As a German Studies major at Columbia University, I am always on the look out for Poland and its relationship of same. I love this book--fictional as it is. The research is tremendous and the story telling audacious. Mixed with dialogue, Michener brings the terrible tragedies of Poland to the fore. I highly recommend the book.
Rembrandt2 More than 1 year ago
Great insight into Polish and Jewish peoples and how the Nazis and others imposed the most cruel genocide in human history.
Anonymous 10 months ago
Anonymous More than 1 year ago
santhony on LibraryThing More than 1 year ago
Typical Michener novel, with Poland is the subject.
ex_ottoyuhr on LibraryThing More than 1 year ago
Michener's characterization and human interest are never very good, but his gimmick is history, and _that_ he does well. I learned more about Eastern European history from this novel and subsequent research along its lines than I have from any other source. It is astonishing that one can make it through American high school (or even college!) without once hearing about the Siege of Vienna...
mielniczuk on LibraryThing More than 1 year ago
Sometimes fiction gives a better sense of reality than history. This novel helped me understand the sources of national pride and ongoing tensions in the country of my parents.
fuzzy_patters on LibraryThing More than 1 year ago
For whatever reason, I just could not get into this one. Michener's writing style seemed overly detailed to the point that the book became dry. I read the first 150 pages or so before I gave up on it, and it is not because I do not like history. I majored in history in college. I simply did not find this to be a very well written novel.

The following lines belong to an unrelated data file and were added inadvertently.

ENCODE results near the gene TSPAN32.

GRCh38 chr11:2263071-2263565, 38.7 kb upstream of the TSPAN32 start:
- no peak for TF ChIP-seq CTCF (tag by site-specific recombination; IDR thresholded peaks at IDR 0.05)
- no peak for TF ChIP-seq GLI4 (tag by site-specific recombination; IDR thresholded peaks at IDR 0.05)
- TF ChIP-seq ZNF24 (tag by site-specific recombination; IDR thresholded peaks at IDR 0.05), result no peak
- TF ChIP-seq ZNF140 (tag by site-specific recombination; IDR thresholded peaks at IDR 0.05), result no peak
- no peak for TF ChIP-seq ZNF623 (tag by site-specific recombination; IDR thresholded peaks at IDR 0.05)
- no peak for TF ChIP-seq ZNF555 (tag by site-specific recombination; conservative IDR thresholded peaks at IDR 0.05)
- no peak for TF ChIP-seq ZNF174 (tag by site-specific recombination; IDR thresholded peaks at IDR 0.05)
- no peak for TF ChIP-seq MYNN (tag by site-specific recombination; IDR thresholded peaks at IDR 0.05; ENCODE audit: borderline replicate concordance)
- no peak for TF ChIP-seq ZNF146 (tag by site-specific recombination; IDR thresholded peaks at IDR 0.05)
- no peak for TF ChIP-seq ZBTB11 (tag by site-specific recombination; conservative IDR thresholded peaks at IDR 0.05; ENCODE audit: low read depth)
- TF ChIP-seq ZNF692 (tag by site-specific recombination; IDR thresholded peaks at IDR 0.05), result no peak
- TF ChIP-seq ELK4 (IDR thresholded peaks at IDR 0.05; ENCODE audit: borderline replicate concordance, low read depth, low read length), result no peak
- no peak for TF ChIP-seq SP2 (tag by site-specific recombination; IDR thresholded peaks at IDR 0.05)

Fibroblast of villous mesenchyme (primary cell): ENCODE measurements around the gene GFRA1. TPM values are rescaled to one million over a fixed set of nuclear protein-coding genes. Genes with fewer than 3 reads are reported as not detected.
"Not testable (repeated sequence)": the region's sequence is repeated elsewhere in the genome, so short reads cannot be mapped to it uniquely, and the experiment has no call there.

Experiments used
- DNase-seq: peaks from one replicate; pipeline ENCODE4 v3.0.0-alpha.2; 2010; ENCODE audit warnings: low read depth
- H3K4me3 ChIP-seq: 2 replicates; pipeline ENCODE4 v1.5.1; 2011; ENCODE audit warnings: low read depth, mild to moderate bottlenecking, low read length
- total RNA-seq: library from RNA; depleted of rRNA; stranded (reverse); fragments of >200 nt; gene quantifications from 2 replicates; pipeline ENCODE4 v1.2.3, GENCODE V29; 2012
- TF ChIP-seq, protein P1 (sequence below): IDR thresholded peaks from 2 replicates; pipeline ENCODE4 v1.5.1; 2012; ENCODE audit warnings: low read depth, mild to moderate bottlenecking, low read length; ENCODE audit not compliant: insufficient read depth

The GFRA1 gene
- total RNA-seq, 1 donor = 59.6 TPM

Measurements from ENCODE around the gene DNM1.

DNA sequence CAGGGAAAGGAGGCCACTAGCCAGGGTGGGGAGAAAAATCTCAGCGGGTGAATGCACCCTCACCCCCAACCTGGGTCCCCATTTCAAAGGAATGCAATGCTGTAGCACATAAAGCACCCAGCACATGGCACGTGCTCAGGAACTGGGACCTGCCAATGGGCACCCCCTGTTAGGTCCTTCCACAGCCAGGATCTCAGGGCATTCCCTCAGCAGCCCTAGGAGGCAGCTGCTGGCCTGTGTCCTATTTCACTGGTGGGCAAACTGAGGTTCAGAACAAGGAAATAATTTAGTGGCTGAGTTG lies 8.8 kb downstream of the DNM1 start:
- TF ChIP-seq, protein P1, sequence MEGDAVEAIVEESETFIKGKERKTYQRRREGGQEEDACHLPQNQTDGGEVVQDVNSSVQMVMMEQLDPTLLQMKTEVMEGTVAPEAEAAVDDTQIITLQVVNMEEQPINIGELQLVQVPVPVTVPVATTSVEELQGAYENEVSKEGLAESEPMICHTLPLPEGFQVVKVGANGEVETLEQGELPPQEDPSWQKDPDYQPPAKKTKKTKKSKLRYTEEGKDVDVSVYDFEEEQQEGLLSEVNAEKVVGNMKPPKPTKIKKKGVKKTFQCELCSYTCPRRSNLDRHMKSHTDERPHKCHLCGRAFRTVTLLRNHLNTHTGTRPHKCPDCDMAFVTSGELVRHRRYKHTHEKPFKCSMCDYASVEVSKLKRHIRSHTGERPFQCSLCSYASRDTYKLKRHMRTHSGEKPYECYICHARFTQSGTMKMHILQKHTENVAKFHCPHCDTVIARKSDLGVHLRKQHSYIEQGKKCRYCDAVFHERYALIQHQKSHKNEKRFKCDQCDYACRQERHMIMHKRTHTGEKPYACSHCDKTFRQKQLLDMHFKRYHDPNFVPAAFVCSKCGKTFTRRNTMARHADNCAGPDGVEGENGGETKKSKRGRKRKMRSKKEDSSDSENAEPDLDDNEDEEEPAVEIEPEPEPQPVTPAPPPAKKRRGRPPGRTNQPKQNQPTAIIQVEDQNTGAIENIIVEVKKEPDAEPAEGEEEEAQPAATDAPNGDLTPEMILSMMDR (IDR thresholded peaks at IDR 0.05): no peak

Anonymous More than 1 year ago
Anonymous More than 1 year ago
Anonymous More than 1 year ago
Quite simply, the absolute best historical fiction book I have ever read. The only fiction book I have ever read cover-to-cover four separate times.
Anonymous More than 1 year ago
Anonymous More than 1 year ago
Unless you have really good eyes do not buy this paperback! The print is jammed into each page and is too small to read. The book should have been made a little bigger so the print was not so small. I had to return the book. I am starting to see this in more and more books...Check before you buy!
Guest More than 1 year ago
J. A. Michener's Poland , paperback page 65 reads as follows: ...Teutonic Knights who crept out of Germany to occupy the Baltic seacoast- which should normally have been part of Poland-acted under the Pope... Fact: Tacitus in 98 AD states in the Germania- that the Suebi - Goths - Aesti (Prussi) live at the Mare Suebicum in Germania. Fact: Before the birth of Christ and Ptolemy ca 150 AD described Magna Germania and the Goths at the Vistula river with the West Baltic Galinder and Sudauer Borusci-Prussi to the east(Aesti). Fact: 550 AD Jordanis describes the Aesti-Prussi as part of the Gothic empire under Theodoric the Great. First record of the Polanen was made mid 900's ,when Miezko I and son Boleslaw I Chrobry received land on loan from the German kings/emperors Otto I,II,III . For this they pledged allegiance to the German kings. Then they went conquering to the north,east, west and south. 1920 and 1945-49 the communists and allies from the Soviet Union and Poland illegally removed the oiginal Prussia-German population. Michener echoes this 'original Polish land' fantasy.